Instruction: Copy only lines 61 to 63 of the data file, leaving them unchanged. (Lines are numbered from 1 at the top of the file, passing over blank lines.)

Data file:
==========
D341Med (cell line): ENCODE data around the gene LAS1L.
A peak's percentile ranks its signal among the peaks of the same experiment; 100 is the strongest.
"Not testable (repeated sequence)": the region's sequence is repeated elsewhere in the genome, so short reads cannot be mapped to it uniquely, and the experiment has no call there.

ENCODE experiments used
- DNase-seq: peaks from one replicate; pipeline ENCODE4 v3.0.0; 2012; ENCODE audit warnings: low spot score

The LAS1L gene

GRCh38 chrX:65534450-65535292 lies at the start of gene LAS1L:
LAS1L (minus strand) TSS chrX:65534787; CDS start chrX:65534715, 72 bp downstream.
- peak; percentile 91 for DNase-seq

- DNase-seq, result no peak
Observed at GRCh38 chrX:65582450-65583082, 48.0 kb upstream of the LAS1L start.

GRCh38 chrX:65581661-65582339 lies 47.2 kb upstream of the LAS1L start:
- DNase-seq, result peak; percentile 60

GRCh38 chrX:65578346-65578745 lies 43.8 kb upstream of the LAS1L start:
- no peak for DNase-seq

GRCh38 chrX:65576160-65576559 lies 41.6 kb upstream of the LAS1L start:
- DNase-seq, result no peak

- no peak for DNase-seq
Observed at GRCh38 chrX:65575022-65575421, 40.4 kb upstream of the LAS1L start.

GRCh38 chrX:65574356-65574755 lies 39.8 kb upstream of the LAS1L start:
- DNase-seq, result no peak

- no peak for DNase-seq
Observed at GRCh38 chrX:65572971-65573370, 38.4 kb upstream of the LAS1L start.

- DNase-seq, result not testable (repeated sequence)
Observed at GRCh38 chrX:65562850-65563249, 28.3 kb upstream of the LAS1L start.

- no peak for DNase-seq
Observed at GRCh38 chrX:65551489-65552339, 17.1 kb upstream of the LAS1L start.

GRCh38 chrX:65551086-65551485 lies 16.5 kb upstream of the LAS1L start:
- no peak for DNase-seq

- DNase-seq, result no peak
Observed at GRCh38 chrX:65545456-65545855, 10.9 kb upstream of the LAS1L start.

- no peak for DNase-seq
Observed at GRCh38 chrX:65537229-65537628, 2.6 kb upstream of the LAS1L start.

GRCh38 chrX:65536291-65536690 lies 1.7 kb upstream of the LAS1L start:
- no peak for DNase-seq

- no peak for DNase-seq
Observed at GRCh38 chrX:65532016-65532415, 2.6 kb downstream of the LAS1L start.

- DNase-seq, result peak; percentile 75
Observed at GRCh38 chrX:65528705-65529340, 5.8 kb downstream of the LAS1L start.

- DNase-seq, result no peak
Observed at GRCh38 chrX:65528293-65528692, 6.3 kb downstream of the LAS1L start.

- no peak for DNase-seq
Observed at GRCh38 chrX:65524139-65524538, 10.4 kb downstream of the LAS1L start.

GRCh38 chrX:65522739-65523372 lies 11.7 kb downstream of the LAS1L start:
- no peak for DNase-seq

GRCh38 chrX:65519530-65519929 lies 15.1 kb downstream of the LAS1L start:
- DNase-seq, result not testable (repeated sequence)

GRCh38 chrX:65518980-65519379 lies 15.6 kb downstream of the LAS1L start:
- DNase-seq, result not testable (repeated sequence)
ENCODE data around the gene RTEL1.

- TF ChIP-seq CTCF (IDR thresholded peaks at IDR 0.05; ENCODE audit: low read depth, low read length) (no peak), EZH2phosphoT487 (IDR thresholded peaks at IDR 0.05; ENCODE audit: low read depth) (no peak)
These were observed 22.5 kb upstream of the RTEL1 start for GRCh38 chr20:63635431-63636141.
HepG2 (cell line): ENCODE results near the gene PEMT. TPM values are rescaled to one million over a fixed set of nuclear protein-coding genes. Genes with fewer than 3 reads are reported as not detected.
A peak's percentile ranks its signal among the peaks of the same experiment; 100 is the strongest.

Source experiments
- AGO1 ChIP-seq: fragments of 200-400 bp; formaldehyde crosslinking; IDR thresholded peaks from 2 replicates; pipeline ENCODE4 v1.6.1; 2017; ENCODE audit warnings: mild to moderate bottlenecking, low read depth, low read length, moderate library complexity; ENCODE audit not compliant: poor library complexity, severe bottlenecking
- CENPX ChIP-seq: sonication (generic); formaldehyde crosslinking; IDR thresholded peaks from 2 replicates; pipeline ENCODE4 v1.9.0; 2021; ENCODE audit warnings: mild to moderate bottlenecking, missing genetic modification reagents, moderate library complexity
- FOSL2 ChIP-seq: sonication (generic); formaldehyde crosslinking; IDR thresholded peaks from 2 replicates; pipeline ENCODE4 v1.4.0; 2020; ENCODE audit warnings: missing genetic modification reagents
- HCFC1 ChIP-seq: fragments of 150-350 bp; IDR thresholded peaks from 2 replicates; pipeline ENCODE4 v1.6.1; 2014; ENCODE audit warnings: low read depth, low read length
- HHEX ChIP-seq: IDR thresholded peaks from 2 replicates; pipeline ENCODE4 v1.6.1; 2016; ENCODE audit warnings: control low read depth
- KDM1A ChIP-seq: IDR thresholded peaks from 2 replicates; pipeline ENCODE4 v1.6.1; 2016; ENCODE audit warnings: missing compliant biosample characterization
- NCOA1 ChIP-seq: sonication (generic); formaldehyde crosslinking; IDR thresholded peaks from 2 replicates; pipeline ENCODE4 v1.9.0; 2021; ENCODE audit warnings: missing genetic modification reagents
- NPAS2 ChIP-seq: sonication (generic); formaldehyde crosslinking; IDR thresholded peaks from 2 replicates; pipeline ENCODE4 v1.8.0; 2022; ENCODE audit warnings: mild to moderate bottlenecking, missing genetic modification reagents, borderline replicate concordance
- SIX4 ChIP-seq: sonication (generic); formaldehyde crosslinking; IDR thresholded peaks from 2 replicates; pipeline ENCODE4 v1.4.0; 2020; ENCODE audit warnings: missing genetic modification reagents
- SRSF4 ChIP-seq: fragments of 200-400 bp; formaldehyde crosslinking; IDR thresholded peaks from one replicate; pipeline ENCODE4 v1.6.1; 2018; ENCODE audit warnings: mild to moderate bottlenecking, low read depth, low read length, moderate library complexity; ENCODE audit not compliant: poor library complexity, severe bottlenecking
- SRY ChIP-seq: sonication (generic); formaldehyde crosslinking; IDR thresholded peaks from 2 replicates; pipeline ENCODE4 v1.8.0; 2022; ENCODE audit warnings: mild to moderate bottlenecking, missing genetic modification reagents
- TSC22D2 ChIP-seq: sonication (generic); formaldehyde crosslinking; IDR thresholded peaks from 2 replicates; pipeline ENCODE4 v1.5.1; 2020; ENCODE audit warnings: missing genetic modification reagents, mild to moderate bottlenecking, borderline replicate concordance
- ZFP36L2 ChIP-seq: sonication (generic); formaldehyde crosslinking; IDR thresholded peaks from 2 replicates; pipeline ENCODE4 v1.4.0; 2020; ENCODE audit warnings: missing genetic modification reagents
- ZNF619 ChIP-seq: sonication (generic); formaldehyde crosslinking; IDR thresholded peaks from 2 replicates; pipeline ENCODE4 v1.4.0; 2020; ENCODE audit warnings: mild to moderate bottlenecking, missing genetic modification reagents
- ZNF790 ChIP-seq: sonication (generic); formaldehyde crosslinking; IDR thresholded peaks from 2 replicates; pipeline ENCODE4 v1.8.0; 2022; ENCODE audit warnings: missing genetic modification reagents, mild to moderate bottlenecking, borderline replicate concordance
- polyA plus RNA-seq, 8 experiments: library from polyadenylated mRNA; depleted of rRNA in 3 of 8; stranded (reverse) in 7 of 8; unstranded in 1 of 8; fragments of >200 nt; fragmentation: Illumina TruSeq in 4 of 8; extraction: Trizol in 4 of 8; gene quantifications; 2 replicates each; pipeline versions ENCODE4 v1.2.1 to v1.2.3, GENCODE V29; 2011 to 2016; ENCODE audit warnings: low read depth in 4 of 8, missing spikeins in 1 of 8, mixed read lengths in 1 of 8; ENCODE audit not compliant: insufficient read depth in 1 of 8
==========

- KDM1A ChIP-seq: IDR thresholded peaks from 2 replicates; pipeline ENCODE4 v1.6.1; 2016; ENCODE audit warnings: missing compliant biosample characterization
- NCOA1 ChIP-seq: sonication (generic); formaldehyde crosslinking; IDR thresholded peaks from 2 replicates; pipeline ENCODE4 v1.9.0; 2021; ENCODE audit warnings: missing genetic modification reagents
- NPAS2 ChIP-seq: sonication (generic); formaldehyde crosslinking; IDR thresholded peaks from 2 replicates; pipeline ENCODE4 v1.8.0; 2022; ENCODE audit warnings: mild to moderate bottlenecking, missing genetic modification reagents, borderline replicate concordance